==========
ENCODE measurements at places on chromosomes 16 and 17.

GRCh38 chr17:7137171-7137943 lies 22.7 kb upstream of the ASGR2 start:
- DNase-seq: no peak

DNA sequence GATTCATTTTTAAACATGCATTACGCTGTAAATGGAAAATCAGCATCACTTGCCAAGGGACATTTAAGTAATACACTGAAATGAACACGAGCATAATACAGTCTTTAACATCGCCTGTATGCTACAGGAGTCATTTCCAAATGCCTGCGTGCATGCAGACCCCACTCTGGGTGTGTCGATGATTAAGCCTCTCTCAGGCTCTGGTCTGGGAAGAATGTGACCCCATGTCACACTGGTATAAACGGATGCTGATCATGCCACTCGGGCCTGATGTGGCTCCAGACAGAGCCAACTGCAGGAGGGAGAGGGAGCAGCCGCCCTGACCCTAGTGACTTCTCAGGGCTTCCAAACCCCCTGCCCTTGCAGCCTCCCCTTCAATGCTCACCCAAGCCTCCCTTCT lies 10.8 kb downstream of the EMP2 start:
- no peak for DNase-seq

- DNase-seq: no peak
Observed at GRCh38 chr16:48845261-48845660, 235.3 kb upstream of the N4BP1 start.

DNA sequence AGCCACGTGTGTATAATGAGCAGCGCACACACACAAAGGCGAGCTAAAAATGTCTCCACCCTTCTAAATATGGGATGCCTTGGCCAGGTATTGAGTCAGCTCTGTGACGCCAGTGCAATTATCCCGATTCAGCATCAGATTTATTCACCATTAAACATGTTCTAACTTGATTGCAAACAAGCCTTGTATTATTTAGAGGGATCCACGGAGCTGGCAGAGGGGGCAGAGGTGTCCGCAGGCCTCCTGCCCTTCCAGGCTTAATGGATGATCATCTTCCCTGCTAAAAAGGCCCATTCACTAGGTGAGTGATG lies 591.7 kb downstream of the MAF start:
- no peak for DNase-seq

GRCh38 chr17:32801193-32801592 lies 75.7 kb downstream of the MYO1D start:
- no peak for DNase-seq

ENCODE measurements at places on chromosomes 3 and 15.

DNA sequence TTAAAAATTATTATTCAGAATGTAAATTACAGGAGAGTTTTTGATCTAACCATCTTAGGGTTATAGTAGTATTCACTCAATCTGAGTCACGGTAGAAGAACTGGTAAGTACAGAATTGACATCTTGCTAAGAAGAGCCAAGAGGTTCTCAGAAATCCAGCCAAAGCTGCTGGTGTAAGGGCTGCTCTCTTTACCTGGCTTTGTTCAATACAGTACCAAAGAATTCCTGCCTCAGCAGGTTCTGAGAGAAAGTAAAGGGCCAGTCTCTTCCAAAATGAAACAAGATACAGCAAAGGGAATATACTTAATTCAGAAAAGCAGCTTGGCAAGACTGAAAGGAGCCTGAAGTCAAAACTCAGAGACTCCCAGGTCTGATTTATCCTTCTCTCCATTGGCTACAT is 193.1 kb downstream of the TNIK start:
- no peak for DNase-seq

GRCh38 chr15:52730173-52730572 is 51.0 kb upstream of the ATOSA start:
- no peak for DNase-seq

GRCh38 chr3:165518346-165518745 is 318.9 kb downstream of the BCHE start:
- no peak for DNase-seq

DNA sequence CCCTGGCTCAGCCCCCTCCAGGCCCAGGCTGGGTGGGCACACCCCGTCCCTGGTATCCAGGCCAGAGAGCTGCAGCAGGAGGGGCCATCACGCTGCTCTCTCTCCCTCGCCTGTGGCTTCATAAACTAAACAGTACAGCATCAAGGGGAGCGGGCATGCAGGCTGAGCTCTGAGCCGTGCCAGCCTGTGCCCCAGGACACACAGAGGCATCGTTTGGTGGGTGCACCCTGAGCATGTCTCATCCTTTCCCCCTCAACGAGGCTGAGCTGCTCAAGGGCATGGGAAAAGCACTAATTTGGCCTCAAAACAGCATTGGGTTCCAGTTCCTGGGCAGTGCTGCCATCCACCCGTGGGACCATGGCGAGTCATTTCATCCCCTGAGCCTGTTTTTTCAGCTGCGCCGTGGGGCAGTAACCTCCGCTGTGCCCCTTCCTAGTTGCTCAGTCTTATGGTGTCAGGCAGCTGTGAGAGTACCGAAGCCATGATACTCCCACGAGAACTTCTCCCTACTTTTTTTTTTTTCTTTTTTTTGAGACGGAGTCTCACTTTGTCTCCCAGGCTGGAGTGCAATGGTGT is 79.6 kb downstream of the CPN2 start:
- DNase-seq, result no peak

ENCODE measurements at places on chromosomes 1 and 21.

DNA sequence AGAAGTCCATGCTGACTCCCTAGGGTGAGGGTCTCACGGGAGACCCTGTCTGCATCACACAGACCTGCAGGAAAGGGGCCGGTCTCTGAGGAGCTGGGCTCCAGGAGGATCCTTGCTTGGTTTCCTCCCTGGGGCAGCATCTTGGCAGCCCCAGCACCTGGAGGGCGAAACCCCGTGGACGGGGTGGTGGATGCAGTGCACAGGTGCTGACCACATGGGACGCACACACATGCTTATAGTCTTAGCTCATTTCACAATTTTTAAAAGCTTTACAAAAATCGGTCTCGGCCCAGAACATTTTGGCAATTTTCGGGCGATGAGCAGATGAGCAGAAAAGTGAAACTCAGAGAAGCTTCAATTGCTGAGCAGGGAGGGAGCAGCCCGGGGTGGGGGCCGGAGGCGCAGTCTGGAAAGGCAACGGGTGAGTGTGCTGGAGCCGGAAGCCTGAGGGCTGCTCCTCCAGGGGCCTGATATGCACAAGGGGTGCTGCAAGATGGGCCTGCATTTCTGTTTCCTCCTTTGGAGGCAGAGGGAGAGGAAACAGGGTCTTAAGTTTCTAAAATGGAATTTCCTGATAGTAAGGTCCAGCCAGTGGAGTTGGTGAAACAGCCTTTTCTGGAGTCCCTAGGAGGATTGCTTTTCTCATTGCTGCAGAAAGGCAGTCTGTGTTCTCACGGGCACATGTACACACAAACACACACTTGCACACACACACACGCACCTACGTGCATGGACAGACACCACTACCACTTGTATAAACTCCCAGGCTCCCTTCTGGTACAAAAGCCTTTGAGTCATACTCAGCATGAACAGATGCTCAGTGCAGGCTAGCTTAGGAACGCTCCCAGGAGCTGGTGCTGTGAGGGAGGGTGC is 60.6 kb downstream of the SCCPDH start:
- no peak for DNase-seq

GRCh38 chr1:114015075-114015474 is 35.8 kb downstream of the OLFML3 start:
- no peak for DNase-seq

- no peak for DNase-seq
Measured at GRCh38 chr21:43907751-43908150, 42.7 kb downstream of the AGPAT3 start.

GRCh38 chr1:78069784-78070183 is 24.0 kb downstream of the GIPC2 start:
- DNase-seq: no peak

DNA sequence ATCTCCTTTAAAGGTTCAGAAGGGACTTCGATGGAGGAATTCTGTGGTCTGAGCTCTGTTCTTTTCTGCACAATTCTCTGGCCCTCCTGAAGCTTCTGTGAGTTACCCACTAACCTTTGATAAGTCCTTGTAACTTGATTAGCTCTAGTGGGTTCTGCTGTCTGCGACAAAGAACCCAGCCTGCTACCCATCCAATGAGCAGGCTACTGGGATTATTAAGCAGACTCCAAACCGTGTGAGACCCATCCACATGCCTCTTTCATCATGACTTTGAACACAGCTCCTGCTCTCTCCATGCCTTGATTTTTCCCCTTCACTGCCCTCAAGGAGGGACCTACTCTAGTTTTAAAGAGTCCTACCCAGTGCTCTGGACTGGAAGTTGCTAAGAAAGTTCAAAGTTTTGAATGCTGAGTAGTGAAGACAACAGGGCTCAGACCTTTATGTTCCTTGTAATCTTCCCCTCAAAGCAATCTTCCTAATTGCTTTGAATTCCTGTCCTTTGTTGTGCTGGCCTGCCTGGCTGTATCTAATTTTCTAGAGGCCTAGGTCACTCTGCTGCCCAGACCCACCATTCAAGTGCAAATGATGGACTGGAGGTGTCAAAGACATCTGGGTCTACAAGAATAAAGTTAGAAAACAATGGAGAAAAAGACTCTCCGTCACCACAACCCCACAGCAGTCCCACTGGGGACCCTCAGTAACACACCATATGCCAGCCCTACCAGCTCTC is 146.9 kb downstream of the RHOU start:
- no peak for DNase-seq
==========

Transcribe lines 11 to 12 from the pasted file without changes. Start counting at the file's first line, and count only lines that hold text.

- no peak for DNase-seq

ENCODE measurements at places on chromosomes 3 and 15.